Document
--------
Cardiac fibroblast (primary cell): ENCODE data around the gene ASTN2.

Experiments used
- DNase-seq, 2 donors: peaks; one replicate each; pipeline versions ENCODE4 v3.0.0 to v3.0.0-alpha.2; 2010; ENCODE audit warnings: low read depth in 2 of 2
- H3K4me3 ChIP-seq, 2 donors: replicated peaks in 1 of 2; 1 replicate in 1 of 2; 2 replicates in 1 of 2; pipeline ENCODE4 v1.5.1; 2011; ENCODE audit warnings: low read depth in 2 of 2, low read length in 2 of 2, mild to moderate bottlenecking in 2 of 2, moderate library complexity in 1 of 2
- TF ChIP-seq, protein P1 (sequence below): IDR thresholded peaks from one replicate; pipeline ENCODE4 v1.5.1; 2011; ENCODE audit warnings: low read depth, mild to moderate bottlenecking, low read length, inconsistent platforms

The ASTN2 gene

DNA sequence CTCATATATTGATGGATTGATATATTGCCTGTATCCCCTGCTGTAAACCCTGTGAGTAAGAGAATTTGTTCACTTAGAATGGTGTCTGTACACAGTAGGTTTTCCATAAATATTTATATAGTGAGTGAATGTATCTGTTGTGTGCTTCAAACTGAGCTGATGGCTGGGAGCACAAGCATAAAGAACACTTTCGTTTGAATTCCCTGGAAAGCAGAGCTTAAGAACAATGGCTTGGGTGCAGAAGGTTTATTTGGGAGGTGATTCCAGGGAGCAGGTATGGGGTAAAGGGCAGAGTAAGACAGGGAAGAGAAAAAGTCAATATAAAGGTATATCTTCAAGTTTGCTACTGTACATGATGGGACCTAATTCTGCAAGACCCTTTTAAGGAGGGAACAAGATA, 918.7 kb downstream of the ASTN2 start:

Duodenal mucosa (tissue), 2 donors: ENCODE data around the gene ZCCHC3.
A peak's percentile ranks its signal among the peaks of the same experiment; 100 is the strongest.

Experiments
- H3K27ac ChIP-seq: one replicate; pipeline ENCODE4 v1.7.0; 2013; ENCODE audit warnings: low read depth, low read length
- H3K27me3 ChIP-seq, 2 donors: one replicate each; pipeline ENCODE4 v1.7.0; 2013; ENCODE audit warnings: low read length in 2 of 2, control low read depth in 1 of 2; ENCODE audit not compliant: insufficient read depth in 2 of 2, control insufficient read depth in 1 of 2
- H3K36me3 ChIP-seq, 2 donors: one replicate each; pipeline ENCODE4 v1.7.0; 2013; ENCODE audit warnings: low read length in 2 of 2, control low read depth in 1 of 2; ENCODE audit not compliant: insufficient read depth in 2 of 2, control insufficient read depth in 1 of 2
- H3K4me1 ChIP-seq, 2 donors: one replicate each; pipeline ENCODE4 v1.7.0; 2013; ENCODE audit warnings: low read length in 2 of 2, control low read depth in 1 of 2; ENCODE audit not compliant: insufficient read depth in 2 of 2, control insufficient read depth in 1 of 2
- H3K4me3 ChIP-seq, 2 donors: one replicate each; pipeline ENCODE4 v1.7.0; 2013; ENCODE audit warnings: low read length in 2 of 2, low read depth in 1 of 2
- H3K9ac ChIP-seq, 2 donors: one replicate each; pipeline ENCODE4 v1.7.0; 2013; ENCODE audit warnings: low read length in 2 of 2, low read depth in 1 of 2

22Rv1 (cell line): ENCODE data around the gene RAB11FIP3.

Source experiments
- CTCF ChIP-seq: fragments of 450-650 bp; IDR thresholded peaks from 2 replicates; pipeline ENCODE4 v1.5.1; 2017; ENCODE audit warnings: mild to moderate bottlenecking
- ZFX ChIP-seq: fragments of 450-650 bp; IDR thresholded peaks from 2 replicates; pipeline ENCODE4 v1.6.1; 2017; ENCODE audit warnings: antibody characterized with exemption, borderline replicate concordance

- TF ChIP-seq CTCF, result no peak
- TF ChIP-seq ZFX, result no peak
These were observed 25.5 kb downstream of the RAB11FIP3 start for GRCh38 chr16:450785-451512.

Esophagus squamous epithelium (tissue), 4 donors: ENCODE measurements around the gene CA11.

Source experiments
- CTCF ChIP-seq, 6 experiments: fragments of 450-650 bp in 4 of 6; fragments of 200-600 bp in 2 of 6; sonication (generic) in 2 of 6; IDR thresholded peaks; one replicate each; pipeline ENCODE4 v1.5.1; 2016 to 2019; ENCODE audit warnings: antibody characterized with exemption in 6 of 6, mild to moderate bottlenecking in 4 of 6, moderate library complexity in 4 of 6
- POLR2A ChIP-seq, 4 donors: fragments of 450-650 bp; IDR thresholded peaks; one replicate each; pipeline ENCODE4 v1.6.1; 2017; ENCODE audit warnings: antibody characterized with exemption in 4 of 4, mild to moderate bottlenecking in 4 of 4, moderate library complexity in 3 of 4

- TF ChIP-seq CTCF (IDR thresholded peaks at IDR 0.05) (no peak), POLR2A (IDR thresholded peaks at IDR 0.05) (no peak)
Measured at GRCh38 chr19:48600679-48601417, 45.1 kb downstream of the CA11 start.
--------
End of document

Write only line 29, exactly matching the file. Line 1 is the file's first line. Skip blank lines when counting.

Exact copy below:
Measured at GRCh38 chr19:48600679-48601417, 45.1 kb downstream of the CA11 start.